05-Jan-2006 -- It was the Ḥajj week and we were following the Ḥijāz railway and old caravanserais north for over 600 km from Madīna to Tabūk. Thursday, 5 January was a very nice Sa`udi winter's day – blue clear skies, no wind and the temperature in the mid 20 °C's.
al-Buwayr is 100 km north of Madīna and the small village is well known to a few western expatriates as it has a station on the old Ḥijāz railway and a standing freight train and carriages, with the locomotive built in 1910. The railway was built by the Ottoman Empire in the early 1900's to transport thousands of pilgrims from Istanbul and Damascus to Madīna, and although the steel railway sleepers and rails have been removed, the railway bed is still mostly intact with some beautiful stone bridges, culverts and forts every 20 km. During World War 1 in 1917 the British were fighting the Germans and the Turks, and guerrilla tactics were used by T. E. Lawrence (Lawrence of Arabia) along with the Arabs to ambush and blow up the Turkish trains causing the railway to close. On our last visit 12 years ago, al-Buyawr was an important stop, as it was the first gas station for some 250 km on the track from al-`Ulā, and was the start of the paved road to Madīna. Now the pavement goes NW for a further 100 km and in the last three years the Ministry of Antiquities has built a strong fence to protect the train and station from being defaced, but ruins the ability of local tourists to fully enjoy.
The confluence point was only 5.5 km NNE of al-Buwayr and it looked quite easy to get there. It was late in the afternoon when we drove north for 2 km from the station to find a track between small farms. This led across the flat sand plains but as we neared the ḥarra (lava field) on the side of the plains it got rougher with washouts running off the rock. Then we were suddenly stopped with 1.5 km to go by a very serious strong fence with barbed wire at the top - the type used by the Military and also the Antiquities department. The fence looked new and covered such a big area that we could not see the boundaries or why it had been built - strange. The entrance to "whatever" must have been from the north side. Definitely there was no way to get to the confluence point, which was in the low ḥarra. So it was disappointing but at least we had attempted it. We took our photos quickly as sunset was near and we needed to find another area to camp further away from the fence and local farms.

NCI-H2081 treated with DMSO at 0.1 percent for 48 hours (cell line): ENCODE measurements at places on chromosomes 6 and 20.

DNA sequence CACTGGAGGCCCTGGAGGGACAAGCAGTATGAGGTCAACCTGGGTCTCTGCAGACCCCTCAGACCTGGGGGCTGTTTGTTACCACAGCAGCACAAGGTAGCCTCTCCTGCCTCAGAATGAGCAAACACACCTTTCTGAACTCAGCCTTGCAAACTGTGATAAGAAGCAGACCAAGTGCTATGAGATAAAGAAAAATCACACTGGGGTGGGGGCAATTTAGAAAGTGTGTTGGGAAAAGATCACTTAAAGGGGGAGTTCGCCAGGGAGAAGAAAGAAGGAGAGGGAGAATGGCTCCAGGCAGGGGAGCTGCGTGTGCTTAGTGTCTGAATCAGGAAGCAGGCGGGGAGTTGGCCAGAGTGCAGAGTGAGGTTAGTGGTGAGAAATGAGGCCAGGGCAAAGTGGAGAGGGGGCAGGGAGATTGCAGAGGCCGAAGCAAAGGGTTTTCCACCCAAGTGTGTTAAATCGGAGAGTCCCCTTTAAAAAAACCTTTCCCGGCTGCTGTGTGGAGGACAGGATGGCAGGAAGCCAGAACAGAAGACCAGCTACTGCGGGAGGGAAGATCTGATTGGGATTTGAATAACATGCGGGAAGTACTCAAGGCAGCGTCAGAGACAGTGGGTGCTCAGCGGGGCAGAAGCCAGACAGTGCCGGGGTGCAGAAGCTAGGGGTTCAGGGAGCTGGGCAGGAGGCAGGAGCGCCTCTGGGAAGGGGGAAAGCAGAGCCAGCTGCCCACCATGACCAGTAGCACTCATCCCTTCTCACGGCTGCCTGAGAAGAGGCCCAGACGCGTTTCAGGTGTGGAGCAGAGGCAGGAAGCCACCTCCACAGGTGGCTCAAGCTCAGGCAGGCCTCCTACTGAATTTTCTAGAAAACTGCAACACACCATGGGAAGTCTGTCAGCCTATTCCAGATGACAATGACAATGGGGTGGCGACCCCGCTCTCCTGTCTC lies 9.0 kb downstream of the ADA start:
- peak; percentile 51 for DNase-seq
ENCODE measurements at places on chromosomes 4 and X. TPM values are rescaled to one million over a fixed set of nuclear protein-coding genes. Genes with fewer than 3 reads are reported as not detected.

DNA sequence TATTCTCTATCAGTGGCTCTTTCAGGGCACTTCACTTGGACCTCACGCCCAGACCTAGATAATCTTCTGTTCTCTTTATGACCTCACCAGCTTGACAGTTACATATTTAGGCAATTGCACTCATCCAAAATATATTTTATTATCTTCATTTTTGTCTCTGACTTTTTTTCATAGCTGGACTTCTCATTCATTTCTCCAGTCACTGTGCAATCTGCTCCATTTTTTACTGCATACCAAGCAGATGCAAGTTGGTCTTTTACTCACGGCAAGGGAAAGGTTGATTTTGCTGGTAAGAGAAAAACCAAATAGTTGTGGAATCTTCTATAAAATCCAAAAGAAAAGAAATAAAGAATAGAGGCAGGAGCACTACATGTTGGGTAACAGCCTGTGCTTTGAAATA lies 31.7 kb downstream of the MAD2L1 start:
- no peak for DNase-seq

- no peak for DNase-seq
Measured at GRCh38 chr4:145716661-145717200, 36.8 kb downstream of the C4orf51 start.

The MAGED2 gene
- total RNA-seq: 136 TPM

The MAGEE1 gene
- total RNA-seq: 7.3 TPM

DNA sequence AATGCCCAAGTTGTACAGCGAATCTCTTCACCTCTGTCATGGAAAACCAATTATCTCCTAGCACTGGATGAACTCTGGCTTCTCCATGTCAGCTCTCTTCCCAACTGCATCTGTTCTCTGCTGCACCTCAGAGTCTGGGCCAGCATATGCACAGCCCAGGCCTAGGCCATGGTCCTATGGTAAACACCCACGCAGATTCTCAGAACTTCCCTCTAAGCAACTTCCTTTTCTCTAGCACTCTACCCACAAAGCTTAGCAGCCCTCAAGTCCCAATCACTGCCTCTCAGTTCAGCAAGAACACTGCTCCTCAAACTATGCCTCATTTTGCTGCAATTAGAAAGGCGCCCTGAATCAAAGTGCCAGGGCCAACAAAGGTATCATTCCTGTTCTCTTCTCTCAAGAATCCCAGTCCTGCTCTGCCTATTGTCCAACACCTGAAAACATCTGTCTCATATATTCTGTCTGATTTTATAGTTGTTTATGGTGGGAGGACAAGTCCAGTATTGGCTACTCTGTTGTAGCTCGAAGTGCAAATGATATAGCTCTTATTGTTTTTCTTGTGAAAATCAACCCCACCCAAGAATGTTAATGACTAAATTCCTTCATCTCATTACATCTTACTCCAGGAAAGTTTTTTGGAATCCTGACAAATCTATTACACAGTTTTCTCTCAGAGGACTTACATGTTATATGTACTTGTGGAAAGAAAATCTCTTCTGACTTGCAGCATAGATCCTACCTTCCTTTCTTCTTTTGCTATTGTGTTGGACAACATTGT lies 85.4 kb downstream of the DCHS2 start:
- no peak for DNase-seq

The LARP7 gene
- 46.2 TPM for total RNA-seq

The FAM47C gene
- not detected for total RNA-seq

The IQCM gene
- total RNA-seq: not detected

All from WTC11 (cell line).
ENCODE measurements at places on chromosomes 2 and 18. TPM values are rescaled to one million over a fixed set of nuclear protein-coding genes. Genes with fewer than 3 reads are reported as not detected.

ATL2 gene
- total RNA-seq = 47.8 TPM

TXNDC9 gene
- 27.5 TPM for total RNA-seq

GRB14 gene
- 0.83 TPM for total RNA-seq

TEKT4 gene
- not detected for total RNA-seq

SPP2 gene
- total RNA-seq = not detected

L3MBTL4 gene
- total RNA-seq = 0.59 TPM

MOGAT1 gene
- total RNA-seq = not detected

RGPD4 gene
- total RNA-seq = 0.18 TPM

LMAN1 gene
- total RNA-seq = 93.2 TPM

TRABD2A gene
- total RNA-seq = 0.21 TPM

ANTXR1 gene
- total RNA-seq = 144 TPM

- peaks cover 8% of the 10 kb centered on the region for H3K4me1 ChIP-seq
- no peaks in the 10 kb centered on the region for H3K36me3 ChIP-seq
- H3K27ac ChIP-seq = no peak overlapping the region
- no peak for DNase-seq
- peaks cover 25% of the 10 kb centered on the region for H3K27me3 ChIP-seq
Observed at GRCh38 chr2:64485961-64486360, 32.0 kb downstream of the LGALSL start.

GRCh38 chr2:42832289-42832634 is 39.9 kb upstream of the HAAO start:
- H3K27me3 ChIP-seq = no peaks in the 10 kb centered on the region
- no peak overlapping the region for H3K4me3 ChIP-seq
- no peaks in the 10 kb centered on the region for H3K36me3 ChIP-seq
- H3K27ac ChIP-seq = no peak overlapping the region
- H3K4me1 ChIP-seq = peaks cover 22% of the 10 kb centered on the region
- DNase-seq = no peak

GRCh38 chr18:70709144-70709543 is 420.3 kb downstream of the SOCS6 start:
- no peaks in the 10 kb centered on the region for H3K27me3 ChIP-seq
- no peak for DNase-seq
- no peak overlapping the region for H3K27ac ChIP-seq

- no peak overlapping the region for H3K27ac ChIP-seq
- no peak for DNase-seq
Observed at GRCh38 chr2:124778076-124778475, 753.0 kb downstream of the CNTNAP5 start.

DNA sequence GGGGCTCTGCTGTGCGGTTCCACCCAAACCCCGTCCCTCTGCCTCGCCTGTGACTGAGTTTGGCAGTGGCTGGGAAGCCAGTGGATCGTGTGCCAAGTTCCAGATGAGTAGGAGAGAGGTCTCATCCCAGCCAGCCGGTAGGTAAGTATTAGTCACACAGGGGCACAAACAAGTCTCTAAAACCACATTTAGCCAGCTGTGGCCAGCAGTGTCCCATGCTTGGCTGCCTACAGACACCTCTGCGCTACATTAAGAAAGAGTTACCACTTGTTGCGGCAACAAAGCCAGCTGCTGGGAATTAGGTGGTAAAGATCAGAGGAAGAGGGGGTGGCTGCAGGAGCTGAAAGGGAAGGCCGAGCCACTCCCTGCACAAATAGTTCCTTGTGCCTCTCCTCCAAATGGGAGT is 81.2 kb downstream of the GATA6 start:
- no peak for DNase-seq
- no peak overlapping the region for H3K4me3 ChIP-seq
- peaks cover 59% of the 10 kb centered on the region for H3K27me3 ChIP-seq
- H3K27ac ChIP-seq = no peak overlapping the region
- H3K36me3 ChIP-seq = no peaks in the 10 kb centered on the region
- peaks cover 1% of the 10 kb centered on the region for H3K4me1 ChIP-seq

The next morning we returned 7 km north of the confluence point to the small village of Šajwā where there is a fantastic old caravanserai on the edge of the wādiy - probably originally built in the 1600's by the Syrians on their pilgrim route to Madīna and Makka. It is still in relatively good condition with plastered 10 metre walls to reflect the heat, towers at some corners, and has nice arches around the inner courtyard and an inside deep well and outside a birka (rain water reservoir). The area still has a lot of water and we greeted the Sa`udi farmer next door and saw his falj (canal) water system taking water from his well with a diesel pump to irrigate his palm trees and other crops underneath. So although our confluence point attempt was incomplete, it did provide us with an opportunity to see a lot of history in the near vicinity.